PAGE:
Help generally is available 24 hours a day, seven days a week, year-round. The programs are staffed by licensed professionals with a minimum of a masters-level education in psychology or social work, as well as psychiatrists.
"You can call at 4 a.m. on Christmas Day and you'll get connected," London says.
Generally, the benefit extends to family members covered by your health insurance benefits. Some programs even cover household members such as an elderly mother.
Mental health and substance abuse counseling. The primary focus of these programs is to provide assessment of your personal circumstances, deliver short-term counseling and then refer you to outside resources, if necessary. There is help for marital troubles, divorce issues, family problems, depression, work stress and substance abuse.
Counselors are also called upon to help people in crises, such as violence that takes place at work, or if an area fire destroys employees' homes.
You may have access to as few as three free sessions or as many as 12 sessions by phone and/or in person, depending on your company's benefits. Once you've used up your free sessions, you will be referred for more treatment to a therapist or treatment facility in your community, if necessary.
Child-care resources. Like Wolfson, many people need a day-care backup plan for when their kids are sick or not in school for other reasons.
Child-care referrals are a popular feature, says Laura Baker of the consulting firm Mercer. You can be connected with nannies, child-care centers and summer camps. The services can also provide information about schools and colleges.
Elder care assistance. Another commonly used service is referral to resources and services for older adults in need of assistance caring for themselves. Counselors can help you find in-home caregivers, help you navigate Medicare and Medicaid services, and provide support for you while dealing with the emotional and other stressors associated with being a caregiver.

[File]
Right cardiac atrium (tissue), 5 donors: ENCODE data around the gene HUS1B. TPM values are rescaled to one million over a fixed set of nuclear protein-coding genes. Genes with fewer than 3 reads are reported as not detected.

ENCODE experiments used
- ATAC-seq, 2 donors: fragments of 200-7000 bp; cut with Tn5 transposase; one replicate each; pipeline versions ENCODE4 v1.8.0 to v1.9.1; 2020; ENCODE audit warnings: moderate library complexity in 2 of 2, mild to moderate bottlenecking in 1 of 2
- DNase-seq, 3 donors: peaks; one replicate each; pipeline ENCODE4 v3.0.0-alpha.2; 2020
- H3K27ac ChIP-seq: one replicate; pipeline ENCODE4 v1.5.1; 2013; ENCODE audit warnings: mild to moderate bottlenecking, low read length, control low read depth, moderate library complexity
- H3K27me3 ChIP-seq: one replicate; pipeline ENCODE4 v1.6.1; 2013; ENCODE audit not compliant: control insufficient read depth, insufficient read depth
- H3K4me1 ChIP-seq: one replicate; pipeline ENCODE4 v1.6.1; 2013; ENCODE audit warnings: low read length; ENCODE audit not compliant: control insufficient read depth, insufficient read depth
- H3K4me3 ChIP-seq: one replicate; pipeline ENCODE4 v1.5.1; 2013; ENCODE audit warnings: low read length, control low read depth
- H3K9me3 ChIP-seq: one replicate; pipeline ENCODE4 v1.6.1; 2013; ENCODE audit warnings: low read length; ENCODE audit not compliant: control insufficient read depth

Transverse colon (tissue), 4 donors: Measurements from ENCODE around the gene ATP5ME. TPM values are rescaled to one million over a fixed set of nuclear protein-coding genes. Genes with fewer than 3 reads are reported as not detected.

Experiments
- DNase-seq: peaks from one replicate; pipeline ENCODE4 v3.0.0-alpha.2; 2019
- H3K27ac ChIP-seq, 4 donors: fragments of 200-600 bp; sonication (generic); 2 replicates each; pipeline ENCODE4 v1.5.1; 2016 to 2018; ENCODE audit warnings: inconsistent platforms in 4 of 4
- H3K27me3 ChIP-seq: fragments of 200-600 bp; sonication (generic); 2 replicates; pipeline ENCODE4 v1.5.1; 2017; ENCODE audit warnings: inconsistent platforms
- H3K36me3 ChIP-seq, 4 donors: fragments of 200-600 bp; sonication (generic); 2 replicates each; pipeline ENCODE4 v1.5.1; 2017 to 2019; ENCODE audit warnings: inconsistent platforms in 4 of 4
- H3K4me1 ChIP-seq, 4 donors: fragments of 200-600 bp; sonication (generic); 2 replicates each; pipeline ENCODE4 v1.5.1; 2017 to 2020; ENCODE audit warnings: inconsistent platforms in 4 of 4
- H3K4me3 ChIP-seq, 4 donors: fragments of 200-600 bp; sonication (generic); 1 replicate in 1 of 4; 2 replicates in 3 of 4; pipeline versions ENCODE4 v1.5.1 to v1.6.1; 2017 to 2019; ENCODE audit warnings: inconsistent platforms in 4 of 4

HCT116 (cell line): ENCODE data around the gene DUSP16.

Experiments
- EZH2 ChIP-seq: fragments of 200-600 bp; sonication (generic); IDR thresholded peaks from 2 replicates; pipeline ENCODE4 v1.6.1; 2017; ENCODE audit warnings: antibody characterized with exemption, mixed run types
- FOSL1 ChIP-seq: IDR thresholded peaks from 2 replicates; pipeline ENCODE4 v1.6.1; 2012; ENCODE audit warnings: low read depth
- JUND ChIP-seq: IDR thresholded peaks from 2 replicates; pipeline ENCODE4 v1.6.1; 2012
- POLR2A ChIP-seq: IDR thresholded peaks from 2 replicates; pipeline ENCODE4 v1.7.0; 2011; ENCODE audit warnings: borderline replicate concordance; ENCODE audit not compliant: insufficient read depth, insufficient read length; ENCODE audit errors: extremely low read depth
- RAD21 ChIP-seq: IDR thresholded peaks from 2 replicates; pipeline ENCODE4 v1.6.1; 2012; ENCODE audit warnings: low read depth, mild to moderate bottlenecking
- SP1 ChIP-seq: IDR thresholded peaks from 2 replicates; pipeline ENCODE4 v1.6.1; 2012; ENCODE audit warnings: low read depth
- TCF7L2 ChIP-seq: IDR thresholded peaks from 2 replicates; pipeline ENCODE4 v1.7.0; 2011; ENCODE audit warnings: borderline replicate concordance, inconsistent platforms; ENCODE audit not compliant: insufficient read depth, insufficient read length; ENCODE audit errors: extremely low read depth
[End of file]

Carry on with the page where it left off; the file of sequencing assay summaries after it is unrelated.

It's also a good place to turn for information about the best assisted-living and nursing homes in your area, London says. These services are supposed to vet the resources they provide, and often will make calls on your behalf to help narrow your field of choices.
Financial counseling. According to Paul, during the recent financial crisis — between 2007 and 2010 — his firm saw a 200% increase in requests for help with financial issues.
The programs "will not provide strategic advice financially around investment but will provide education to help increase financial literacy. If you need help putting together a family budget, dealing with credit problems, the threat of foreclosure or bankruptcy, these programs can help as well."
"Usually it's providing links to attorneys who can help them understand and navigate their rights," Paul says.
Wolfson, the science writer, was grateful to get quick help from her company's program. "The problem is you're pressed for time and you don't know where to go," she says. "It was a resource and another set of options."
Zamosky is the author of "Healthcare, Insurance, and You: The Savvy Consumer's Guide."Copyright © 2015, Los Angeles Times